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A Journal on Anesthesiology, Resuscitation, Analgesia and Intensive Care

Official Journal of the Italian Society of Anesthesiology, Analgesia, Resuscitation and Intensive Care
Indexed/Abstracted in: Current Contents/Clinical Medicine, EMBASE, PubMed/MEDLINE, Science Citation Index Expanded (SciSearch), Scopus
Impact Factor 2,036

Frequency: Monthly

ISSN 0375-9393

Online ISSN 1827-1596


Minerva Anestesiologica 2014 June;80(6):726-35


Protective lung ventilation in operating room: a systematic review

Futier E. 1, 2, Constantin J.-M. 2, Jaber S. 1

1 Department of Anesthesiology and Critical Care B (DAR B), Saint Eloi Teaching Hospital, Montpellier University Hospital, Montpellier, France;
2 University of Clermont-Ferrand, Clermont-Ferrand, France

Postoperative pulmonary and extrapulmonary complications adversely affect clinical outcomes and healthcare utilization, so that prevention has become a measure of the quality of perioperative care. Mechanical ventilation is an essential support therapy to maintain adequate gas exchange during general anesthesia for surgery. Mechanical ventilation using high tidal volume (VT) (between 10 and 15 mL/kg) has been historically encouraged to prevent hypoxemia and atelectasis formation in anesthetized patients undergoing abdominal and thoracic surgery. However, there is accumulating evidence from both experimental and clinical studies that mechanical ventilation, especially the use of high VT and plateau pressure, may potentially aggravate or even initiate lung injury. Ventilator-associated lung injury can result from cyclic alveolar overdistension of non-dependent lung tissue, and repetitive opening and closing of dependent lung tissue resulting in ultrastructural damage at the junction of closed and open alveoli. Lung-protective ventilation, which refers to the use of lower VT and limited plateau pressure to minimize overdistension, and positive end-expiratory pressure to prevent alveolar collapse at end-expiration, was shown to improve outcome in critically ill patients with acute respiratory distress syndrome (ARDS). It has been recently suggested that this approach might also be beneficial in a broader population, especially in critically ill patients without ARDS at the onset of mechanical ventilation. There is, however, little evidence regarding a potential beneficial effect of lung protective ventilation during surgery, especially in patients with healthy lungs. Although surgical patients are frequently exposed to much shorter periods of mechanical ventilation, this is an important gap in knowledge given the number of patients receiving mechanical ventilation in the operating room. This review developed the benefits of lung protective ventilation during surgery and general anesthesia and offers some recommendations for mechanical ventilation in the surgical context.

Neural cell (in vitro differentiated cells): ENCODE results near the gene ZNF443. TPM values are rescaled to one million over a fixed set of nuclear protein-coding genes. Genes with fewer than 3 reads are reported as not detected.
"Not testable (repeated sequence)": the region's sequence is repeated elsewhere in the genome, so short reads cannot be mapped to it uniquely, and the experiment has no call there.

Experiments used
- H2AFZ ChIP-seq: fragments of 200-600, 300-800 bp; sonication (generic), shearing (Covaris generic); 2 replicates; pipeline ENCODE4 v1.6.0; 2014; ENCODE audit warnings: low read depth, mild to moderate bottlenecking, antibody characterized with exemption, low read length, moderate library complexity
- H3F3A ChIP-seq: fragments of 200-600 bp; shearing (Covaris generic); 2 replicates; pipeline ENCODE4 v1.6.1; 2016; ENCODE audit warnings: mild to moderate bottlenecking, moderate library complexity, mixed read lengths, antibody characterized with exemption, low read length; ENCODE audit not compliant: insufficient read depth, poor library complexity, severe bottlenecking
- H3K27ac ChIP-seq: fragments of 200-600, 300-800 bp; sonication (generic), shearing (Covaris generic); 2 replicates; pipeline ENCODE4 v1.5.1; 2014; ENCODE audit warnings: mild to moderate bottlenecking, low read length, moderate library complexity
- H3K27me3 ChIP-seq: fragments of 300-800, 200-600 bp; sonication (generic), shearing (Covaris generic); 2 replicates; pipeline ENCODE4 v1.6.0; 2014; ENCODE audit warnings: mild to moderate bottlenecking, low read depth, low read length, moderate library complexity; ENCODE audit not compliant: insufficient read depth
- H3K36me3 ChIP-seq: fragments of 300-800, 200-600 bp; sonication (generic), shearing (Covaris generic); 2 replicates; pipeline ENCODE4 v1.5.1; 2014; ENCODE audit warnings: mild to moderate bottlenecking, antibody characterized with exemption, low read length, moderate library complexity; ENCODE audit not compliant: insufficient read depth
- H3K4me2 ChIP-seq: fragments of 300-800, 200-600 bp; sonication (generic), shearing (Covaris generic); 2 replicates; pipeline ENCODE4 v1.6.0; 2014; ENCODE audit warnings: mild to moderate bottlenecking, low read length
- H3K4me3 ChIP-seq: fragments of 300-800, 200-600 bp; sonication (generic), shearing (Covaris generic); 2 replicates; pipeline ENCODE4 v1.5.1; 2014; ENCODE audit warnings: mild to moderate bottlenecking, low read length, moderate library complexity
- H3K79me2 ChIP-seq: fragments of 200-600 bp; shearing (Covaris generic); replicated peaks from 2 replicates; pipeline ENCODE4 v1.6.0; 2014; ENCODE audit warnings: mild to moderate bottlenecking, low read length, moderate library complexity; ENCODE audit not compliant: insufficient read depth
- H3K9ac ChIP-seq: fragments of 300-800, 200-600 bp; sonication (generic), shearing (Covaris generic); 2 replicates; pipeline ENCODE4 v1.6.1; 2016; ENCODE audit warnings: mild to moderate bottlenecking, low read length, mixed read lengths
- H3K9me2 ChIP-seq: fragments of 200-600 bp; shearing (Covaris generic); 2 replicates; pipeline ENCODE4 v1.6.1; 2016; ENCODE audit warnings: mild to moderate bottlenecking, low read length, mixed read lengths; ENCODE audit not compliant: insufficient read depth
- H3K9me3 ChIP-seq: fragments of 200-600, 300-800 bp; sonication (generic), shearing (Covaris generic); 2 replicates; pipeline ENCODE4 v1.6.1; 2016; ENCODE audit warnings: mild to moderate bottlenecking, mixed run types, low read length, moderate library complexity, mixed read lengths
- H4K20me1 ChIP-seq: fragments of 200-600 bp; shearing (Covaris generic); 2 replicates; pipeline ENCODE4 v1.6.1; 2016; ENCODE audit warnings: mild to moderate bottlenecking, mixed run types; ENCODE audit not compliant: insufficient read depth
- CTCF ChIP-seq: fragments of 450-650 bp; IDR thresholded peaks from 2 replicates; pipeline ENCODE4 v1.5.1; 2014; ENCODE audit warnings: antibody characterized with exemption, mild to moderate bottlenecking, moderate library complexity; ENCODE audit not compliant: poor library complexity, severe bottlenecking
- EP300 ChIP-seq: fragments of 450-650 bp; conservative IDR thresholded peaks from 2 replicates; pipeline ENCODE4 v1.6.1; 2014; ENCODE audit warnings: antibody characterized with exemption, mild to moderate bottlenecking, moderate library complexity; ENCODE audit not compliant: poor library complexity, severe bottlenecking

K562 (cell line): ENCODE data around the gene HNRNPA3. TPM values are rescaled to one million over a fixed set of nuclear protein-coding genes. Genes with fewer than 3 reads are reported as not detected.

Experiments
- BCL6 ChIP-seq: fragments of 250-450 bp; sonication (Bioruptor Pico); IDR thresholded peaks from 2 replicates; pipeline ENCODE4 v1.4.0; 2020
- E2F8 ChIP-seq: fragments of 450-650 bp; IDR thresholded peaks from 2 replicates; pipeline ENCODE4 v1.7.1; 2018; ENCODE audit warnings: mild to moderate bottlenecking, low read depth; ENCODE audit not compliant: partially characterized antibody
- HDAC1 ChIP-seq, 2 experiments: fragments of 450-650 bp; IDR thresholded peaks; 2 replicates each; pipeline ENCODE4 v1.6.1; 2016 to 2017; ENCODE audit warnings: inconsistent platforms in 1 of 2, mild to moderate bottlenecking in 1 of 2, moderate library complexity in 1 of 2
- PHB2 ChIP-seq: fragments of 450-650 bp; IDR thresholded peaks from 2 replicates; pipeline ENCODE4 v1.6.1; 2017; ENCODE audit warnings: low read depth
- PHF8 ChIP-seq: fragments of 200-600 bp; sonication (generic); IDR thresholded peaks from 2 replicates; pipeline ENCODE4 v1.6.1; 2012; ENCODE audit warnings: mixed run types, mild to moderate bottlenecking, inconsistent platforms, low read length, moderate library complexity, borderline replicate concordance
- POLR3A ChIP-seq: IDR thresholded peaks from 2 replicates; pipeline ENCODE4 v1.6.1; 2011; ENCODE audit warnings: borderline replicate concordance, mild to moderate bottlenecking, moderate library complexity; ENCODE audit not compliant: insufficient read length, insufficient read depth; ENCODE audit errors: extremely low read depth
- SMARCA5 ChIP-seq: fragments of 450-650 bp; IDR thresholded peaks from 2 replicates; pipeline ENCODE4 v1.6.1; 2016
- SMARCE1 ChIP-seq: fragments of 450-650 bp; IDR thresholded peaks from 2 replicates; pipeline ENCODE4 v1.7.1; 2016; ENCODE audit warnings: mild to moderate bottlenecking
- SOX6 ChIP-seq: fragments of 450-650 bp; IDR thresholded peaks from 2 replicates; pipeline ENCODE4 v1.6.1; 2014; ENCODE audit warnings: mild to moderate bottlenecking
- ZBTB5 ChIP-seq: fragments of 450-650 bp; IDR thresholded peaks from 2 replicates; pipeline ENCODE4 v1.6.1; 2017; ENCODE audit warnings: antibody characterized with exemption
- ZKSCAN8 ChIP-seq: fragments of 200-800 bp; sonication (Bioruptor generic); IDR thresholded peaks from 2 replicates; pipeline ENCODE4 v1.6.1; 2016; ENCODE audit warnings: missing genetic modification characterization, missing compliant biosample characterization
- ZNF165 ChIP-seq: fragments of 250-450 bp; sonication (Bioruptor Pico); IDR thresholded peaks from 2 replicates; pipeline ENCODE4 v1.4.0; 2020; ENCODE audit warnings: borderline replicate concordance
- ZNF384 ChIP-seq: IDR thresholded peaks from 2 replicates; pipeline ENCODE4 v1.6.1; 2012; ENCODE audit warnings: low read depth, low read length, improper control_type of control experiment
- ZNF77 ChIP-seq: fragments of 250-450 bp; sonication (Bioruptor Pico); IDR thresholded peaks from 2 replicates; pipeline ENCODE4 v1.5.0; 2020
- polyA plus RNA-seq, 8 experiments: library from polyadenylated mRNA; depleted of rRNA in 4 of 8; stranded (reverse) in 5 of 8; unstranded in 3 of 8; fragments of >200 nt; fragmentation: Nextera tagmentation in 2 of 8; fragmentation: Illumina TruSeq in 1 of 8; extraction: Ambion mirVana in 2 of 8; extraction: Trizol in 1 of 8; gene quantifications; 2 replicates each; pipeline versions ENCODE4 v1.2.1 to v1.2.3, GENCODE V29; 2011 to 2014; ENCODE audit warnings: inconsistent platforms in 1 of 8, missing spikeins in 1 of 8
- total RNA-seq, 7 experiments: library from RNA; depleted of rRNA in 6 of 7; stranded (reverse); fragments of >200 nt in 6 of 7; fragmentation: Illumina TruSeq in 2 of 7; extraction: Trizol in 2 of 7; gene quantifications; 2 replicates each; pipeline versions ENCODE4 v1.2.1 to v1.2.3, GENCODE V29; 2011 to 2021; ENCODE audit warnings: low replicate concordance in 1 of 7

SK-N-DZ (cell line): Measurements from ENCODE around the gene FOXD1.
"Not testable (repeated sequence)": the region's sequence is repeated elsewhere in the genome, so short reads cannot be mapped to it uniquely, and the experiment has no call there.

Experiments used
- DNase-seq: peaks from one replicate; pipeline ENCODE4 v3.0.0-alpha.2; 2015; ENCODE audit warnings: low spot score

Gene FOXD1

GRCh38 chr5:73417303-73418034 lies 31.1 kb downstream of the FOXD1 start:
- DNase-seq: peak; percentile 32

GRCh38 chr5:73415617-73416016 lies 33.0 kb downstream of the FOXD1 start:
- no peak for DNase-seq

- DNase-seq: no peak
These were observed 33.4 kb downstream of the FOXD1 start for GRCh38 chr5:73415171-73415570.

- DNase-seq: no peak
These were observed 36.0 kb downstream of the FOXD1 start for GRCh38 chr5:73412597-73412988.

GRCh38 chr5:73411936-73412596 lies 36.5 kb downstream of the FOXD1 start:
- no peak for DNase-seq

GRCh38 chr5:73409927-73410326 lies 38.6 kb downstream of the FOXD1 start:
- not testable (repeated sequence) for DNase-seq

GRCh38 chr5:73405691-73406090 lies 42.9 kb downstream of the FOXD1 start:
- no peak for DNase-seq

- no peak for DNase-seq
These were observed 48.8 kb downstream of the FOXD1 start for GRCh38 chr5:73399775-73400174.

language: English


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